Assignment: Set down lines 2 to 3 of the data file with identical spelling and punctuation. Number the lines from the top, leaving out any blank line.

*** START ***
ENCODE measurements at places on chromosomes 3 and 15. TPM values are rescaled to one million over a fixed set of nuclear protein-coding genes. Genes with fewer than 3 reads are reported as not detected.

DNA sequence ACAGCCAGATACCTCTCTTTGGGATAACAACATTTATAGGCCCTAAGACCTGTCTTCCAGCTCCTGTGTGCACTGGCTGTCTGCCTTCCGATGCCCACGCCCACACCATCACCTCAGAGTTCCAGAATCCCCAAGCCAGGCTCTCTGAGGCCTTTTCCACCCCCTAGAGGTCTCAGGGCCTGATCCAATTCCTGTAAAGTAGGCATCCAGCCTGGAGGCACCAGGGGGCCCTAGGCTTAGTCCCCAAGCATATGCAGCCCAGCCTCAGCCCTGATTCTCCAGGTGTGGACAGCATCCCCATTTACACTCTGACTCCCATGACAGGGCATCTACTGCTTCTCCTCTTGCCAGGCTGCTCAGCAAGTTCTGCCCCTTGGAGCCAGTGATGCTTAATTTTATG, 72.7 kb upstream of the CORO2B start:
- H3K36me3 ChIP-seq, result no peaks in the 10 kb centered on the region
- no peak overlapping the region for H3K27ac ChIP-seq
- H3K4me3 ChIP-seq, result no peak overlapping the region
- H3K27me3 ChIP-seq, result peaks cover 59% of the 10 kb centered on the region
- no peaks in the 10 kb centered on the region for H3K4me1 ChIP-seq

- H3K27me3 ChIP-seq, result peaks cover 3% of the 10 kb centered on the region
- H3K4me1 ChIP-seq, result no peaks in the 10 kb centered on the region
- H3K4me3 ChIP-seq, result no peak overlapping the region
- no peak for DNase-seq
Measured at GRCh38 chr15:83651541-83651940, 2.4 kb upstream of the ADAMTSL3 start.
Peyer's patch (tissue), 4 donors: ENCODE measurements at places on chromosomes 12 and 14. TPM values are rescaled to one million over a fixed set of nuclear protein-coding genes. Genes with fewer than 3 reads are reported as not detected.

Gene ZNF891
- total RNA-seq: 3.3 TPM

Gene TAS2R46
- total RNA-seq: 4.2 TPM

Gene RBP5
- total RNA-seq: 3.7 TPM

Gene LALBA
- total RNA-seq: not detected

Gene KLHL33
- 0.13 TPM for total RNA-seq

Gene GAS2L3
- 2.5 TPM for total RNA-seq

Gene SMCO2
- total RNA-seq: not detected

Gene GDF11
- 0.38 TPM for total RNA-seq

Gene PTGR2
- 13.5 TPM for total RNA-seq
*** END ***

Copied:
DNA sequence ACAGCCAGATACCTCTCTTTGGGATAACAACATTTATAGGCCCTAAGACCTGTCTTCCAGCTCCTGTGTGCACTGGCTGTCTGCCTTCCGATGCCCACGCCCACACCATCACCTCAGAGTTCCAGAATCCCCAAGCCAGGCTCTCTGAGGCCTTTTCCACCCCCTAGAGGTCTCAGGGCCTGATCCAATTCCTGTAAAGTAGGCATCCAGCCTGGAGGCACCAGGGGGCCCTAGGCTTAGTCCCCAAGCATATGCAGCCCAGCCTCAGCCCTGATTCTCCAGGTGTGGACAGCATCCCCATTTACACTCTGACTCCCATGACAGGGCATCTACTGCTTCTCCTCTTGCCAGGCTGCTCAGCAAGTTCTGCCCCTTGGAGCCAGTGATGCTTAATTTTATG, 72.7 kb upstream of the CORO2B start:
- H3K36me3 ChIP-seq, result no peaks in the 10 kb centered on the region